The study of plant sugar response pathways is still in its infancy, with very few components of these pathways having been identified. SNF1-like protein kinases have been isolated from several plant species and are believed to function in sugar response ( Halford & Hardie, 1998). Expression of a SNF1 gene in an antisense orientation affects sugar-regulated gene expression ( Purcell et al. 1998 ). Evidence that hexokinase plays a critical role in some plant sugar response pathway(s) has also been obtained ( Dai et al. 1999 ; Graham et al. 1994 ; Jang & Sheen, 1994; Jang et al. 1997 ), although the exact role of hexokinase in sugar-sensing remains controversial ( Halford et al. 1999 ). In addition, recent experiments indicate the existence of hexokinase-independent, as well as hexokinase-dependent, sugar response pathways ( Chiou & Bush, 1998; Jang et al. 1997 ; Martin et al. 1997 ). Adding to the complexity is the fact that different parts of the plant respond differently to sugar, and that the plant sugar response pathways may interact with light ( Dijkwel et al. 1997 ), oxygen ( Zeng et al. 1998 ), nitrogen ( Hsieh et al. 1998 ; Lam et al. 1994 ; Lam et al. 1998 ), auxin ( DeWald et al. 1994 ), gibberellin ( Perata et al. 1997 ; Thomas & Rodriguez, 1994; Thomas et al. 1995 ), cytokinin ( Németh et al. 1998 ) and ethylene ( Zhou et al. 1998 ) response pathways.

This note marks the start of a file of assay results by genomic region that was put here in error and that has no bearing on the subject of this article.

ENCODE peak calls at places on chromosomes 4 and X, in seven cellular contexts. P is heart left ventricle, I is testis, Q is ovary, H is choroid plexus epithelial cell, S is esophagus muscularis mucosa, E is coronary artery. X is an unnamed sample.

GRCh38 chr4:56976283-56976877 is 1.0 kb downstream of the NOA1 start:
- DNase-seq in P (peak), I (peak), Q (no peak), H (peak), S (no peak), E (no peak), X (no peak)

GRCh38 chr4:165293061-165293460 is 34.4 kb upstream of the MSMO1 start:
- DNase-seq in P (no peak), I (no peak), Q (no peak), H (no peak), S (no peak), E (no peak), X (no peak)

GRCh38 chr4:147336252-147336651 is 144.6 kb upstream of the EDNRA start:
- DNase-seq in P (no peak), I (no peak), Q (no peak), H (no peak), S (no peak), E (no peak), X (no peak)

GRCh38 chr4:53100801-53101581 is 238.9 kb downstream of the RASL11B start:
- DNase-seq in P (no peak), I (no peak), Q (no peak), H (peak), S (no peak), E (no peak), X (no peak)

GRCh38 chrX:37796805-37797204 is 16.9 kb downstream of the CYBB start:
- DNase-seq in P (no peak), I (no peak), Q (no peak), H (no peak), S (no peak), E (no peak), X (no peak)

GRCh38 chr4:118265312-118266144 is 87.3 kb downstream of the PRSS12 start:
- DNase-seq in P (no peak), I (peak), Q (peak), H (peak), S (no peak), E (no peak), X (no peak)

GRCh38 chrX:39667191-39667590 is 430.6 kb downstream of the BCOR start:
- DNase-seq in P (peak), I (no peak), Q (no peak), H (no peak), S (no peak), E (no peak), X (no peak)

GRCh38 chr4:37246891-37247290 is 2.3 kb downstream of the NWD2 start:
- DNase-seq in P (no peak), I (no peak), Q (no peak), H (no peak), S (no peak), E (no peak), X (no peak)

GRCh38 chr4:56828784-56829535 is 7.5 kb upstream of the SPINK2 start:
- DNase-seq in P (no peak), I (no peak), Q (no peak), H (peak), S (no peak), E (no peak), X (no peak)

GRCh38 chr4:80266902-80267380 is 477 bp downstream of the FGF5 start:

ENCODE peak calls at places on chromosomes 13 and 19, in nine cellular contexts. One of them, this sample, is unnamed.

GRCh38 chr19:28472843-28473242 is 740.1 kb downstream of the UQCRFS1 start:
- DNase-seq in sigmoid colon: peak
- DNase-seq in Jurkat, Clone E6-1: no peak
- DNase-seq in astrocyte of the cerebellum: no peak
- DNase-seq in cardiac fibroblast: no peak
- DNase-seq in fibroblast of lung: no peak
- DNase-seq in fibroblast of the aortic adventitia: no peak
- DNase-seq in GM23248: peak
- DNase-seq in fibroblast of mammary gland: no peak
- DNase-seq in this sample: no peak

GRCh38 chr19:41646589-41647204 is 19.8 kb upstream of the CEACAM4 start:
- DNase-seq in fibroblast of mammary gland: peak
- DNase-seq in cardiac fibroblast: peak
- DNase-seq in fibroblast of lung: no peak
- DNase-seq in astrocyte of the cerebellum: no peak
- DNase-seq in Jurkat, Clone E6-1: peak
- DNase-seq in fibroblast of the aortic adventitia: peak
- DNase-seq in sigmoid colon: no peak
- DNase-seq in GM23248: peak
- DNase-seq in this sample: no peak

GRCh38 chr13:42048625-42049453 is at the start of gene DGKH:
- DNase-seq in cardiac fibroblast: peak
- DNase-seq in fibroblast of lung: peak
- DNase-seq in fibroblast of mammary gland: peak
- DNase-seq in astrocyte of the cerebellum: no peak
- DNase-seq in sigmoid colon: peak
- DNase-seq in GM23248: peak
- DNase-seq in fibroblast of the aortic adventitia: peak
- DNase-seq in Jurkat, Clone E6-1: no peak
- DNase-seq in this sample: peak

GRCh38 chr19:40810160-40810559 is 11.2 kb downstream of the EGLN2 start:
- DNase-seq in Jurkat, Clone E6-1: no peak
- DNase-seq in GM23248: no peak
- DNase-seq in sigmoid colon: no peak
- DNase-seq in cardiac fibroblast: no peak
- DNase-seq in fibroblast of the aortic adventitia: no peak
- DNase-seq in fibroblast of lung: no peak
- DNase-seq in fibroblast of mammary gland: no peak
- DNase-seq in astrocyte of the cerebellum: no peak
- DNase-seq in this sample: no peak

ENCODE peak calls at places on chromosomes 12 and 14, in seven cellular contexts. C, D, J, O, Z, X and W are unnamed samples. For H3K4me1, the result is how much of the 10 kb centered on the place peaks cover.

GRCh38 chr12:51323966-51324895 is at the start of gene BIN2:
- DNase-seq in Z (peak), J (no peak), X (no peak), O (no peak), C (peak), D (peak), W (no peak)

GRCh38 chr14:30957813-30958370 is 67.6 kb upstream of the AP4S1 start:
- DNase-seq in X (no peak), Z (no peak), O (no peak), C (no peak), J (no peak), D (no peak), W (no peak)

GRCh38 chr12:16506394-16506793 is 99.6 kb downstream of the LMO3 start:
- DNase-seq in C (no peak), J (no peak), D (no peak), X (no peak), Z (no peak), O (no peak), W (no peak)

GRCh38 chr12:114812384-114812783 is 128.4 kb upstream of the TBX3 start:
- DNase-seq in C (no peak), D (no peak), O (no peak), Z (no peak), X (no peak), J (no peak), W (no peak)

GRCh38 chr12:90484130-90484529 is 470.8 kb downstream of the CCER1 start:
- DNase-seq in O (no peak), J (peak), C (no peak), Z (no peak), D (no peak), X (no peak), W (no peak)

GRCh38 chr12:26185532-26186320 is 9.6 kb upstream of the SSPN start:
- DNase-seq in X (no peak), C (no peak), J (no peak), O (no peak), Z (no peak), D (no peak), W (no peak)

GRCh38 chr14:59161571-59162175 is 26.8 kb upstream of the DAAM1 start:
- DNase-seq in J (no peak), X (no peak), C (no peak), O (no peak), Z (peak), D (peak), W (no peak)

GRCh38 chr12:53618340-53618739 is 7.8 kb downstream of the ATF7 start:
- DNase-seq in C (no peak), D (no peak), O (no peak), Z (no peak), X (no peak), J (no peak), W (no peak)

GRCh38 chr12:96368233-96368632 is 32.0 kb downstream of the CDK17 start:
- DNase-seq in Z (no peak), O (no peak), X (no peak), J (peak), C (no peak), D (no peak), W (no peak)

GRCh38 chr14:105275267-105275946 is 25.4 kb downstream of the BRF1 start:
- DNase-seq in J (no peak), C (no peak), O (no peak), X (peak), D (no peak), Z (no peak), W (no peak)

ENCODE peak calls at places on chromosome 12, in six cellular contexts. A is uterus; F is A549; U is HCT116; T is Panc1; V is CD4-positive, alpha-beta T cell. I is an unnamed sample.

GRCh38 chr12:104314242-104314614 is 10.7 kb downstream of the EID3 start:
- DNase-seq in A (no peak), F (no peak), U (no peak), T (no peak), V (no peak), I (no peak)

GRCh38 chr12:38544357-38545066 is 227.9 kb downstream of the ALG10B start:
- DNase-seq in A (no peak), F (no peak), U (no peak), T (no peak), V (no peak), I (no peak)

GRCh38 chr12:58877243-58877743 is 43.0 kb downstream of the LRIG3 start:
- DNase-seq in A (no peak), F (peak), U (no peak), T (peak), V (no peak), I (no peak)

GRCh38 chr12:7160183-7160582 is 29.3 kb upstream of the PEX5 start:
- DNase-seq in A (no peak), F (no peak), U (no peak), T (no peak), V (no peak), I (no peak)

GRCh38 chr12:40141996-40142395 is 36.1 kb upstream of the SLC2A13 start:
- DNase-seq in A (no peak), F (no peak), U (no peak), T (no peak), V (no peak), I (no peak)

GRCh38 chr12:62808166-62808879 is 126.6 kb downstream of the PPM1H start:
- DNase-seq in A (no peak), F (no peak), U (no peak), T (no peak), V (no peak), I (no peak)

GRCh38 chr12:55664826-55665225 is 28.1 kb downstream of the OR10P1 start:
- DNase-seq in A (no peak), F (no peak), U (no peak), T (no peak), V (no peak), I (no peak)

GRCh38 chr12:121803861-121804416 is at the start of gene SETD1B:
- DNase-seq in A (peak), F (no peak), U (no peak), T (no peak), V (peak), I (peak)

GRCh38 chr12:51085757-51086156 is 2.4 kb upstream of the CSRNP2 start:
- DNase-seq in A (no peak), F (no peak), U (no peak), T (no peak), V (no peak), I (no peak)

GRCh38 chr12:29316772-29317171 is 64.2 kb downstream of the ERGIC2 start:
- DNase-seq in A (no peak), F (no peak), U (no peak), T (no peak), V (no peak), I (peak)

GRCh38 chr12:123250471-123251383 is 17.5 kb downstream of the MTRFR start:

In recent years, genetic approaches to identify the factors involved in controlling plant sugar responses have been initiated. One approach has been to screen for Arabidopsis mutants with altered expression of a particular sugar-regulated gene. This approach has led to the identification of mutants that are defective in sugar-regulated expression of the genes encoding patatin ( Martin et al. 1997 ), beta-amylase ( Mita et al. 1997a,b ) and plastocyanin ( Dijkwel et al. 1997 ). A second type of screen for sugar response mutants is based on the finding that high concentrations of exogenous sugars inhibit seed germination and early seedling development of Arabidopsis ( Gibson et al. 1996 ). Nineteen sugar-insensitive (sis) mutants have been isolated by screening mutagenized Arabidopsis for the ability to develop relatively normal shoot systems on high concentrations of exogenous glucose or sucrose ( Gibson et al. 1996 ). Similar screens have been used to identify glucose-insensitive (gin) mutants ( Zhou et al. 1998 ), carbohydrate-insensitive (cai) mutants ( Boxall et al. 1996 ) and sucrose-insensitive growth (sig) mutants ( Kortstee et al. 1998 ). A pleiotropic regulatory locus (prl1) mutant, with increased sensitivity not only to sugar, but also to ethylene, abscisic acid (ABA), auxin, cytokinin and cold stress, has also been isolated ( Németh et al. 1998 ; Salchert et al. 1998 ). The PRL1 gene encodes a protein that interacts with SNF1-like proteins in a yeast two-hybrid screen ( Bhalerao et al. 1999 ). The fact that PRL1 interacts with SNF1 is interesting because SNF1-like protein kinases are thought to play an important role in plant sugar response pathways ( Halford & Hardie, 1998). Transgenic Arabidopsis that over-express the Arabidopsis hexokinase genes AtHXK1 or AtHXK2 show increased sensitivity to sugar, whereas plants expressing hexokinase in an antisense orientation show a reduced sensitivity to sugar ( Jang et al. 1997 ).